Climate change will bring about a transformation in business as companies seek to manage hazards that we believe will intensify. They will also innovate, developing new products and processes that need less energy to produce or to use. In fact, this evolution in already underway, and while it is taking place seems a good time for the risk managers to think about what they want for their role in the business of the future.

The negative consequences of climate change, which scientists believe will include more extreme weather from fiercer storms and both more floods and drought, will have to be managed. Making the company and its supply chain more resilient to such perils, even if they become more severe, is a typical role for risk manager. Yet, companies that take only a defensive position when it comes to climate change are likely to lose out to those who see opportunities for new business.

We need a clear vision of how climate crunch will affect companies and their ability to reach sustainable growth. What innovations might businesses develop to help reduce the adverse effects of the climate change and help the world adapt to a climate-changed world? The EU’s European climate change programme sets out some of the goals for private and public sectors: consuming cleaner energy more efficiently; creating cleaner and more balanced transport options; making companies more environmentally responsible without compromising their competitiveness; and creating conditions for research and development.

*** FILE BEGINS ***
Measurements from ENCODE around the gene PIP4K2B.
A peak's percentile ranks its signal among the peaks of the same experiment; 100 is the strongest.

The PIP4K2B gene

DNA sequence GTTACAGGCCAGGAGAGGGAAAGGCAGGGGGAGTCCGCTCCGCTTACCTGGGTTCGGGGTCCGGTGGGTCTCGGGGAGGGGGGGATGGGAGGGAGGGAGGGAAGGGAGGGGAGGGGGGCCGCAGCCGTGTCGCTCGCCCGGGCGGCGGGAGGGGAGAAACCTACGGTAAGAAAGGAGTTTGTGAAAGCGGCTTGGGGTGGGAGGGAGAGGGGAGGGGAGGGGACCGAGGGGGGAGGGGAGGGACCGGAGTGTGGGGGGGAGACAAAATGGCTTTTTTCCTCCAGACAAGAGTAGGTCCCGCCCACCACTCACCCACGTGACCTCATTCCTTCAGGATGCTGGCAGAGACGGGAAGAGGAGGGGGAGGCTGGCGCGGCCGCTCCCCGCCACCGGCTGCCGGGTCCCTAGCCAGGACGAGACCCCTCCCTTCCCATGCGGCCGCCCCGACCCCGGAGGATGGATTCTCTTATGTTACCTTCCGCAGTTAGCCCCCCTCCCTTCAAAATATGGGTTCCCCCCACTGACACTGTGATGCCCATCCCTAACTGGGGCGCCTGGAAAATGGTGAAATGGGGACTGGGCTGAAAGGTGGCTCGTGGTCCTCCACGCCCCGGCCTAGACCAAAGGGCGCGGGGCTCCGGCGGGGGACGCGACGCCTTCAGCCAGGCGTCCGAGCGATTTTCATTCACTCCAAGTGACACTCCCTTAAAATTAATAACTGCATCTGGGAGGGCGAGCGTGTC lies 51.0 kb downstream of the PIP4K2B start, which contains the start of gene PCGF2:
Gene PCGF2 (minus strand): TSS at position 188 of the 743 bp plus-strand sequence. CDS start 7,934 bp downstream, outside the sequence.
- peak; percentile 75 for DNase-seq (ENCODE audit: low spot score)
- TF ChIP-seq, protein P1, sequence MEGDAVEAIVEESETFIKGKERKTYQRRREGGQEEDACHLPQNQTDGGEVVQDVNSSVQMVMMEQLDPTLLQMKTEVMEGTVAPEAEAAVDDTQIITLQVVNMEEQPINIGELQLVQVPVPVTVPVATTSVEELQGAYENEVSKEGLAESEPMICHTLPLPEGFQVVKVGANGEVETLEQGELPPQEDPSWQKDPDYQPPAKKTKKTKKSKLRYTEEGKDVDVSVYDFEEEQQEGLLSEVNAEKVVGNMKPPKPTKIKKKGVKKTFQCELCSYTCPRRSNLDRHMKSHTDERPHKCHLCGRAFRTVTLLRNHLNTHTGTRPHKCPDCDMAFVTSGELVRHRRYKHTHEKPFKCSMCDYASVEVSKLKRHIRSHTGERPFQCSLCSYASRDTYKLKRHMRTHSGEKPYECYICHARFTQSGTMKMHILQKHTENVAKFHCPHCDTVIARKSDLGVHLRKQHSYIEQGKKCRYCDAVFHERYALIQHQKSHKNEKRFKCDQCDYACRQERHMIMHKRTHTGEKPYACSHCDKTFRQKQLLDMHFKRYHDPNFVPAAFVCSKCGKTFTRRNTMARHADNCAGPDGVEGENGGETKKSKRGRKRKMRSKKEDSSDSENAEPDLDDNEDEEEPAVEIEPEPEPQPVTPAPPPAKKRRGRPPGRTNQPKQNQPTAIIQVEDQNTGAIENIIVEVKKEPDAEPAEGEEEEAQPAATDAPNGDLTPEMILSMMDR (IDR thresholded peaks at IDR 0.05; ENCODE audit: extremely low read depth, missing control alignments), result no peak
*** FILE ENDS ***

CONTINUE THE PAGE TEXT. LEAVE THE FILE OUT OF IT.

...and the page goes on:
Economist Milton Friedman’s thesis was that enterprise exists only for its shareholders. He claimed that companies that adopted “responsible” attitudes towards the environment would have more constraints than companies that did not, making them less competitive. Today, most big companies see more potential reward than risk when it comes to corporate citizenship, sustainability and environmental issues.
Climate change is already stimulating changes in attitude. There is more emphasis on quality of life than strict economic output. Many professionals argue that gross domestic product (GDP) fails to capture the full richness of human and environmental wealth. A new focus on “wellbeing” could help reverse trends of excessive consumption and waste. In that case, business would play a very different role in society than it does today. (See the Global Economic Climate Crunch)

Risk managers will be able to debate how they can be influencers in this profound process of transformation when we welcome Danish weatherman and climate scientist Jesper Theilgaard as our keynote speaker at the FERMA Seminar in Brussels on 20 and 21 October.
Register now for this stimulating event which is free for risk managers:
The programme includes the announcement of the results of FERMA’s 2014 Benchmarking Survey and a gala dinner to celebrate our 40th anniversary.